By Sarah Toy
Shares of health-care services companies took another beating Wednesday, as the evolving political climate on health care, including calls for lower drug prices and “Medicare for All” plans, continued to weigh heavily on Wall Street sentiment.
Four of the Dow Jones Industrial Average’s /zigman2/quotes/210598065/realtime DJIA +1.44% 10 biggest losers on Wednesday were health companies, including UnitedHealth Group Inc. /zigman2/quotes/210453738/composite UNH +0.02% , Merck & Co. /zigman2/quotes/209956077/composite MRK +0.05% , Pfizer Inc. /zigman2/quotes/202877789/composite PFE +1.11% and Walgreens Boots Alliance Inc. /zigman2/quotes/203410933/composite WBA +2.85%
The SPDR Health Care Select Sector exchange-traded fund /zigman2/quotes/205918244/composite XLV -0.24% slumped 2.9% to close at a 3 1/2-month low, after dropping 2.1% on Tuesday. It was the only SPDR ETF tracking the S&P 500’s 11 sectors that was losing ground year to date. In comparison, the S&P 500 index /zigman2/quotes/210599714/realtime SPX +1.05% has climbed 16% this year.
Wednesday’s selloff was led by medical-care services company DaVita Inc. /zigman2/quotes/204229673/composite DVA +1.82% , insurer Anthem Inc. /zigman2/quotes/203808743/composite ANTM 0.00% and drug company Alexion Pharmaceuticals Inc. /zigman2/quotes/206262068/composite ALXN +0.32%
Health companies have been grappling with investors’ reactions to possible changes to the health-policy landscape. Facing political pressure over hefty drug prices and, most recently, a new proposal from U.S. Sen. Bernie Sanders suggesting a single-payer system, investors are becoming increasingly skittish around an industry once considered a safe haven.
“Volatility picks up for health-care stocks around election cycles as sentiment moves around in reaction to different candidates’ plans for changing the health-care sector, especially since health-care benefits have been the key topic for voters since 2007,” Brian Tanquilut of Jefferies wrote in a note to clients on Wednesday.
Health insurers like Anthem and peers UnitedHealth, Humana Inc. and Cigna Corp. /zigman2/quotes/208431372/composite CI +0.94% have fallen substantially in the year to date.
UnitedHealth shares have shed 6.2% over the past two days despite the company reporting earnings on Tuesday that beat expectations, as investors seemed nervous about the possibility of Medicare for All becoming a reality. That follow’s last week’s 10.3% drubbing, which was the worst weekly performance in 10 years.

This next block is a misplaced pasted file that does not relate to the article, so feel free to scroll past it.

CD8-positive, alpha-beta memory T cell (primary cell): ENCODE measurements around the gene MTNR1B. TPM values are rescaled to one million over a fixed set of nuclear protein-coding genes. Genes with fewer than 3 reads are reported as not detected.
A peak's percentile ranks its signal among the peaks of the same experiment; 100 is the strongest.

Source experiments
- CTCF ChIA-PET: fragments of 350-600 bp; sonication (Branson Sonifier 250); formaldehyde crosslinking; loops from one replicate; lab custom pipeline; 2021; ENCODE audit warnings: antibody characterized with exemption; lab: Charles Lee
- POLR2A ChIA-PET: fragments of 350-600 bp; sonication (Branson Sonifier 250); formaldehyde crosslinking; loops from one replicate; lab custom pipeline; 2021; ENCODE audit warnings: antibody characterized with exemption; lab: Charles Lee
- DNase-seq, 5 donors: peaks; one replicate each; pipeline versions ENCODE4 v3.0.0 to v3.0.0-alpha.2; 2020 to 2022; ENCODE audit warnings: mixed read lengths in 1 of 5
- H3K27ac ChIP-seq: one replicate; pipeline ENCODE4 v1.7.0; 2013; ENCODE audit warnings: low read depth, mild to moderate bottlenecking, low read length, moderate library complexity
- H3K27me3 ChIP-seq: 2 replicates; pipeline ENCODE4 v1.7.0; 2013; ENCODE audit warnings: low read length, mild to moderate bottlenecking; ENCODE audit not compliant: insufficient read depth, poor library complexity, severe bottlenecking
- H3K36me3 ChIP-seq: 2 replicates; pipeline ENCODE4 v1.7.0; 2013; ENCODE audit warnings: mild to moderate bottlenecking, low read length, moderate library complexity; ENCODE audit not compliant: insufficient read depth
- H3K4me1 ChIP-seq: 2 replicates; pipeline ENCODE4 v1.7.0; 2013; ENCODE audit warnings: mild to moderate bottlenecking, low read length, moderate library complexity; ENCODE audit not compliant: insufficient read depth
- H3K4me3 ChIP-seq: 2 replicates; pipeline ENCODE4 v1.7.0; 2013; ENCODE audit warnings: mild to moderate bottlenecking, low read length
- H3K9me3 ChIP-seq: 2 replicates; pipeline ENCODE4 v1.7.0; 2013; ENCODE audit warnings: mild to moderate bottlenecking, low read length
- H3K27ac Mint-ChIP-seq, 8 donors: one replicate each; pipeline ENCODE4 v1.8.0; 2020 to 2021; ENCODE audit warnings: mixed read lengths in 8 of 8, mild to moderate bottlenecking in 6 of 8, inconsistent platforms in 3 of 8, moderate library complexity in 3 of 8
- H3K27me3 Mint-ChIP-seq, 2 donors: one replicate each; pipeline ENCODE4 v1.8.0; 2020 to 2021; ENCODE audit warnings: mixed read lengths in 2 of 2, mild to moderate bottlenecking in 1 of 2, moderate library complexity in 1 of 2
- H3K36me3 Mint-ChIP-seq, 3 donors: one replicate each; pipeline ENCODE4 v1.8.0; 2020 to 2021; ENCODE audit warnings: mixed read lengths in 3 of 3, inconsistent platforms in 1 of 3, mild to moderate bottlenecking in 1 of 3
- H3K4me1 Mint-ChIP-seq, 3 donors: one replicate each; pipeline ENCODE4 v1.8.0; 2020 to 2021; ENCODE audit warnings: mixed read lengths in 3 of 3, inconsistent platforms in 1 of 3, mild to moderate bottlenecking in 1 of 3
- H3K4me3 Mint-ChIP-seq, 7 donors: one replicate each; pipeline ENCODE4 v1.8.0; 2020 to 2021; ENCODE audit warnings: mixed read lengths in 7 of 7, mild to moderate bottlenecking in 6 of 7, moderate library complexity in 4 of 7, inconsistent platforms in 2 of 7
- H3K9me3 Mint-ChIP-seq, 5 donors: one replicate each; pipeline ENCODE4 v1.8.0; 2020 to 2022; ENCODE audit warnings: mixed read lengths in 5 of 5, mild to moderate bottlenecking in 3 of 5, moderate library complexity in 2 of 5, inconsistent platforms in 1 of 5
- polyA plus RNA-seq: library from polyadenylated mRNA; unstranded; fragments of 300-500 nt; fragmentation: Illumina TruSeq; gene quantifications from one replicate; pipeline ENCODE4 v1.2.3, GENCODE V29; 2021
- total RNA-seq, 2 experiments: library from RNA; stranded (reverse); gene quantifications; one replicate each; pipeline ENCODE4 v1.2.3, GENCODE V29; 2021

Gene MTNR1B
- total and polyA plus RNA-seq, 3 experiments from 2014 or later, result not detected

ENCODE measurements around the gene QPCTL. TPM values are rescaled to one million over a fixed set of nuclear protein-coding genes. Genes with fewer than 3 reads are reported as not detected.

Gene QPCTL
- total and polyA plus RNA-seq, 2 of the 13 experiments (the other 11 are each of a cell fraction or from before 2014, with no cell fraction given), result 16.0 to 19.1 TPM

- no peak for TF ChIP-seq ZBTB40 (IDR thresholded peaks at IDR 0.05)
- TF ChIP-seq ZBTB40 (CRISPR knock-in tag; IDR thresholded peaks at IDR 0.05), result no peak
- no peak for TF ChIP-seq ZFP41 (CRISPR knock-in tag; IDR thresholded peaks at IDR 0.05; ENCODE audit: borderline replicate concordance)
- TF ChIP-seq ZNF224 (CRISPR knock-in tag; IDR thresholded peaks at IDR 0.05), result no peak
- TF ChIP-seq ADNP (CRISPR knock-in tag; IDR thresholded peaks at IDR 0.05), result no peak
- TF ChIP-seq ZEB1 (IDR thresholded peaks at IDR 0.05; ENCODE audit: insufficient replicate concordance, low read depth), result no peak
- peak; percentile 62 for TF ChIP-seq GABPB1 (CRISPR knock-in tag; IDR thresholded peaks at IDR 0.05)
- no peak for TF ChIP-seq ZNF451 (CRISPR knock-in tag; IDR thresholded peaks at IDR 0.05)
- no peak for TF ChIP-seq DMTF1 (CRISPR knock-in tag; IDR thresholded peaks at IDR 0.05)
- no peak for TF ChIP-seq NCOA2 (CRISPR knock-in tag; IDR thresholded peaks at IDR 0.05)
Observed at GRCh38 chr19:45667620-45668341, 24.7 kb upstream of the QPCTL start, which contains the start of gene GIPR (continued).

Meanwhile, Anthem shares have fallen 6.6% this week after losing 13.8% last week, the largest weekly drop since February 2009.
Health-care facilities and managed care companies could face “temporary downside risk,” analysts at J.P. Morgan said in a Wednesday note to clients. Health-care services company HCA Healthcare Inc. /zigman2/quotes/205934574/composite HCA +2.52% shares have fallen 11% in the year to date, though Tanquilut of Jefferies called the sell-off “overdone.”
“We will still need hospitals to be viable even if Medicare for All is enacted,” he said. “As currently proposed, [Medicare for All] will most likely reduce the need for managed care companies... on the other hand, the need for [health-care] providers does not go away, so the government will need hospitals, physician practices and other [health-care] providers to remain viable to protect access to care.”
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Bernie Sanders unveils a new 'Medicare For All' plan that's co-sponsored by Democratic presidential rivals Cory Booker, Kirsten Gillibrand, Kamala Harris and Elizabeth Warren. But can the Vermont Senator's bumper sticker survive scrutiny? Image: Getty
Pricing pressures and fears around Medicare for All may also be playing into the declining share prices of drug companies like Merck and Pfizer. Drug manufacturers would have to pare prices considerably under a single-payer system, Raymond James health-care policy analyst Chris Meekins wrote in a recent note to clients. The single payer — in this case, the government — would have substantial negotiating power and could “claw back patents” if companies refused to pay the government its desired rate, he wrote.
Earlier this month, Walgreens stock plummeted 12% after the company reported second-quarter earnings that missed expectations, while lowering its full-year outlook. At the time, Chief Executive Stefano Pessina called the period “the most difficult quarter we have had since the formation of Walgreens Boots Alliance,” citing declining generic drug prices and lower reimbursements from payers.
Rivals CVS Health Corp. /zigman2/quotes/209664499/composite CVS +2.24% and Rite Aid Corp. /zigman2/quotes/201733831/composite RAD -1.52% have also seen their shares fall, with Rite Aid sinking 32% and CVS dropping 20% in the year to date. Shares of Walgreens have declined 20% in the year to date.
“The retail/supply chain complex is very difficult to own...over the near term given the regulatory uncertainty with respect to the [Affordable Care Act], drug pricing, rebates,” Jefferies health-care trading desk strategist Jared Holz told MarketWatch in an email. “On the retail side, trends remain weak on average and Amazon will continue to be a lingering force for the industry to deal with.”